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BWW Review: Aimee Mann at City Winery

The singer/songwriter's sold-out NYC run is the first stop on her latest US tour

BWW Review: Aimee Mann at City Winery

It's Good Friday, and I am attending Aimee Mann's opening night at City Winery. It's the first of four shows she will be playing over the weekend in New York City, which is the first stop on her US tour to promote her new album, Queens of the Summer Hotel.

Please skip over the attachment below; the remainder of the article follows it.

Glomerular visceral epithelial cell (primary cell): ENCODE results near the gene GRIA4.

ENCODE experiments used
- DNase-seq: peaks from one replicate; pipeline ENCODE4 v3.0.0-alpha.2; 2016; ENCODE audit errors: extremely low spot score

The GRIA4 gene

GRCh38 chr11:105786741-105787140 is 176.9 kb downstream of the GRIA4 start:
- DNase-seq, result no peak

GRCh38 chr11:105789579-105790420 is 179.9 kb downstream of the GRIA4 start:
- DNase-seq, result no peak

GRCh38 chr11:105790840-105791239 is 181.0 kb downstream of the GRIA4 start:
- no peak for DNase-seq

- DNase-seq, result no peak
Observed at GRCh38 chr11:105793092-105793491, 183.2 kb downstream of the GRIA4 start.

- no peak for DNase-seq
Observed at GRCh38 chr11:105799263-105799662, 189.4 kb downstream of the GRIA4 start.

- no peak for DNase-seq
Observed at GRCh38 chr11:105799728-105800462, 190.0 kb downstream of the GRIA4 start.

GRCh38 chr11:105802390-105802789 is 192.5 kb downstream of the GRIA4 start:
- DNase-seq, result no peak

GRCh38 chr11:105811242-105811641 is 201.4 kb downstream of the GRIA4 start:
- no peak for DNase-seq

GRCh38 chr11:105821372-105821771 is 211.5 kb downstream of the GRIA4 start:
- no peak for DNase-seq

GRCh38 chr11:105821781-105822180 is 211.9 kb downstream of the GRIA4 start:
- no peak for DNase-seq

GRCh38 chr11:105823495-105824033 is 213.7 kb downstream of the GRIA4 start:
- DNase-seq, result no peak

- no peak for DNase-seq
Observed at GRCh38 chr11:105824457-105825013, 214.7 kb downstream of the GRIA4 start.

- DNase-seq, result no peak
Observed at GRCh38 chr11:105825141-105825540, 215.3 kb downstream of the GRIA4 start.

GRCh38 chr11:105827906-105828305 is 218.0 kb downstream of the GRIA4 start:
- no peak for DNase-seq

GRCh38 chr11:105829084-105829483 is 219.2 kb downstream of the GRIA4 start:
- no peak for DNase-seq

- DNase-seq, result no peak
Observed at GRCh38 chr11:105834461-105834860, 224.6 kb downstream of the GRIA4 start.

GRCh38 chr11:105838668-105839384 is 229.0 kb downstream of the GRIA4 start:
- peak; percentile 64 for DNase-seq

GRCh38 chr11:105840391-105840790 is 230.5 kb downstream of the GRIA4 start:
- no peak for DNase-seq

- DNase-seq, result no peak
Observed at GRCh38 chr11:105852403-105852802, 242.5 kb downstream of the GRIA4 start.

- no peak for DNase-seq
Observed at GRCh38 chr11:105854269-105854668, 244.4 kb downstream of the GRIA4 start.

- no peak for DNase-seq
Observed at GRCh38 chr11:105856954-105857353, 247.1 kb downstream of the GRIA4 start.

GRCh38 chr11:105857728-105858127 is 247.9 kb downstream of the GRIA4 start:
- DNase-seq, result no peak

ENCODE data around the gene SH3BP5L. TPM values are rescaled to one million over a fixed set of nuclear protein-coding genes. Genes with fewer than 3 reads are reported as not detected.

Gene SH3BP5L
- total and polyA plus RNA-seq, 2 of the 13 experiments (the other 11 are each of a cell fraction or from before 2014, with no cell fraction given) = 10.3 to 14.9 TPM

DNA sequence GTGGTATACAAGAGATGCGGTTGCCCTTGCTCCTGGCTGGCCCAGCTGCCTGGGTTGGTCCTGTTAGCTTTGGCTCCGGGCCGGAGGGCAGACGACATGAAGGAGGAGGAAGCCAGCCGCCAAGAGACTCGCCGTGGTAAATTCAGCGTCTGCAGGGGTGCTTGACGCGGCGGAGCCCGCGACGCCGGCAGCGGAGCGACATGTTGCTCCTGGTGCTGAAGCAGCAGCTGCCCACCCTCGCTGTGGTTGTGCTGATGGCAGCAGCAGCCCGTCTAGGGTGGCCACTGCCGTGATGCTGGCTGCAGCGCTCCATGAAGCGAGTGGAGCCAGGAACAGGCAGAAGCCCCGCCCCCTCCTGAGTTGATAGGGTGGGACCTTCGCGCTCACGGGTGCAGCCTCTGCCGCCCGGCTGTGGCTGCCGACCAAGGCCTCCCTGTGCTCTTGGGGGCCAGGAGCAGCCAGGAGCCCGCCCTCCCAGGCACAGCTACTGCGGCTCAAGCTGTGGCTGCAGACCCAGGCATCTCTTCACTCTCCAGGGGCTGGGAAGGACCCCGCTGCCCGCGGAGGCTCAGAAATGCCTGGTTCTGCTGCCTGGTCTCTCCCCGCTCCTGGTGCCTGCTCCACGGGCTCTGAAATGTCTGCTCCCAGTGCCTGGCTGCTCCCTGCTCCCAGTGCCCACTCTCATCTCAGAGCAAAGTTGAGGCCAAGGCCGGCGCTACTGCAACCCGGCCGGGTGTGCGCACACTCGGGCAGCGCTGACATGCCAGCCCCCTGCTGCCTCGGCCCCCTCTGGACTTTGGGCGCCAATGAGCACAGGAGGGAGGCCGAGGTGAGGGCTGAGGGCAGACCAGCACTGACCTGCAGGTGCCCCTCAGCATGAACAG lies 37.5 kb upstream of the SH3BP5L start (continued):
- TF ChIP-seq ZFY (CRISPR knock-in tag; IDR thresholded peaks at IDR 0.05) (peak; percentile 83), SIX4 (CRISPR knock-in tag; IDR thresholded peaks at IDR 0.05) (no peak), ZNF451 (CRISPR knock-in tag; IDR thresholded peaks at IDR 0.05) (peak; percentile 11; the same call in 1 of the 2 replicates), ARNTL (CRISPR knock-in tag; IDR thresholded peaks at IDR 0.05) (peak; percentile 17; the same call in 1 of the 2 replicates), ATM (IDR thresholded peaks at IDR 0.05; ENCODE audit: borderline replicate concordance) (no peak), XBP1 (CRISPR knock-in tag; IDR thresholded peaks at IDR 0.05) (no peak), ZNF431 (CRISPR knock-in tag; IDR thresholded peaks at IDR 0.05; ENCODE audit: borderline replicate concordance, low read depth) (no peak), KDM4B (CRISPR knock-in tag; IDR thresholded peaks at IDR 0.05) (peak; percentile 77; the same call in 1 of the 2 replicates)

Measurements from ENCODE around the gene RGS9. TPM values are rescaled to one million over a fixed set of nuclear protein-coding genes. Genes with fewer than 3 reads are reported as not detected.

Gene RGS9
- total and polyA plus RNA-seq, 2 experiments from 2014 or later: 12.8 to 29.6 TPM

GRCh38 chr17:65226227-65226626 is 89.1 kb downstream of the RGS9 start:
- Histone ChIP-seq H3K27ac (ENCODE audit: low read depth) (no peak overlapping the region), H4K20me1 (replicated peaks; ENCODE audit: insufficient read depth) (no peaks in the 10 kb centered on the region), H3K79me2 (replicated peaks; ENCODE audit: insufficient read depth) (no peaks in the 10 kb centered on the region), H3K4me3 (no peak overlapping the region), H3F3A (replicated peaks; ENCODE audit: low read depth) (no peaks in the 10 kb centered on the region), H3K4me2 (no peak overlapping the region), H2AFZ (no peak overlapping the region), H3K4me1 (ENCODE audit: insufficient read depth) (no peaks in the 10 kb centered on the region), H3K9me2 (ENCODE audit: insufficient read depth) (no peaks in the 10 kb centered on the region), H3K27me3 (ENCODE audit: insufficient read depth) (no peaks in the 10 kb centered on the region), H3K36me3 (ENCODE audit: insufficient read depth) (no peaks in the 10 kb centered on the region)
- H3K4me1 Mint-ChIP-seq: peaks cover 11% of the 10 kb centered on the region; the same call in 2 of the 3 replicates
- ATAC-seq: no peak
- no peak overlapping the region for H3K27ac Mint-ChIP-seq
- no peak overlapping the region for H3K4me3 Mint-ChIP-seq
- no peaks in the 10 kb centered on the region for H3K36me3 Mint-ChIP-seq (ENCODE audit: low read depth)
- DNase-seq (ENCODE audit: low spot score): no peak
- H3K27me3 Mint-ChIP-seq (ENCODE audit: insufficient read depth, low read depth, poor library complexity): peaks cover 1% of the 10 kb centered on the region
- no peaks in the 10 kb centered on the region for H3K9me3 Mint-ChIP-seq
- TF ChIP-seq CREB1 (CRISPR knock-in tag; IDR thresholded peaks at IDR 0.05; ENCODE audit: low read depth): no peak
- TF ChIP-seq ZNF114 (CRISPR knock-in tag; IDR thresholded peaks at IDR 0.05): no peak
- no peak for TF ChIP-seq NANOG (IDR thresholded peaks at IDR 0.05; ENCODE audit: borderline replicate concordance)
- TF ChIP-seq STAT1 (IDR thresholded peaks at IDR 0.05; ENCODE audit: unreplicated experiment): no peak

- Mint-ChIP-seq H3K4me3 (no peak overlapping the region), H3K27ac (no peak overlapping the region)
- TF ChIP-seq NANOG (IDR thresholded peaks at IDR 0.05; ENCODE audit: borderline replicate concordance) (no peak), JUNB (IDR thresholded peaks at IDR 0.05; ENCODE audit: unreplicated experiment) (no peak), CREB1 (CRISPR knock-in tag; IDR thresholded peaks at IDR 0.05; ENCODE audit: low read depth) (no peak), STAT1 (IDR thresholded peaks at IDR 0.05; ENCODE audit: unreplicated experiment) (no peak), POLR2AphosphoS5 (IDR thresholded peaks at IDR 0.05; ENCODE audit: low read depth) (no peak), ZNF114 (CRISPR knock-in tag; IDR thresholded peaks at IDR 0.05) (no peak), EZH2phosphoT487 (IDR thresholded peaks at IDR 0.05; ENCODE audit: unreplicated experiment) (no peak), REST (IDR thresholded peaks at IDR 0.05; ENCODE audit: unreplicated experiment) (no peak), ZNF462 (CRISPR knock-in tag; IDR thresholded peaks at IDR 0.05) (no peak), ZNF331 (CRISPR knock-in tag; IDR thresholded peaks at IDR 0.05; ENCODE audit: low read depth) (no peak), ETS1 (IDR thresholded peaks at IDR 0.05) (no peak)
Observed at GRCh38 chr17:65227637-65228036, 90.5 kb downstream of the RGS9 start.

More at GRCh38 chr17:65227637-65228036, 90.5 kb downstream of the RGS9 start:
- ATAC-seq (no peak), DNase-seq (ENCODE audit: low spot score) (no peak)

I arrive at the venue early enough for a pre-show glass of red wine and plate of reuben egg rolls (yes, it's exactly what it sounds like: Katz's Deli does Chinese), and after fifteen minutes of swiss cheese, sauerkraut, and listening to the stylish lesbians next to me go through an item-by-item dissection of the menu ("How about the kale caesar?" "No babe, I just had a kale caesar."), I order my second cabernet and watch Jonathan Coulton, Aimee Mann's frequent collaborator and opening act, perform a number of catchy, folksy songs about sci fi culture, creepy dolls, and a Shop-Vac. At one point, Mann joins Coulton onstage to sing harmony, and the audience is blessed for the first time by that signature voice we all know and love, a voice that, in a split second, can transform itself from impassive mumble to soft, aching soprano. It's rare that a singer's voice so perfectly suits the nature of their songs, but Aimee Mann's does just that. She often places herself in the position of wry observer, chronicling the plights of characters struggling with anxiety, longing, and the need to self-protect, and this position is perfectly complemented by the laser-focused deadpan of her vocals. As she slips into her more vulnerable falsetto, however, we are reminded that Mann herself is hiding at the core of each of these stories. Whether it's penning an album-long tale of an alcoholic boxer and his girlfriend (as in 2005's The Forgotten Arm) or adapting a memoir about mental illness (her recent album was originally meant to be a stage adaptation of Susanna Kaysen's Girl, Interrupted), she is both the watcher and the watched, the therapist and the patient.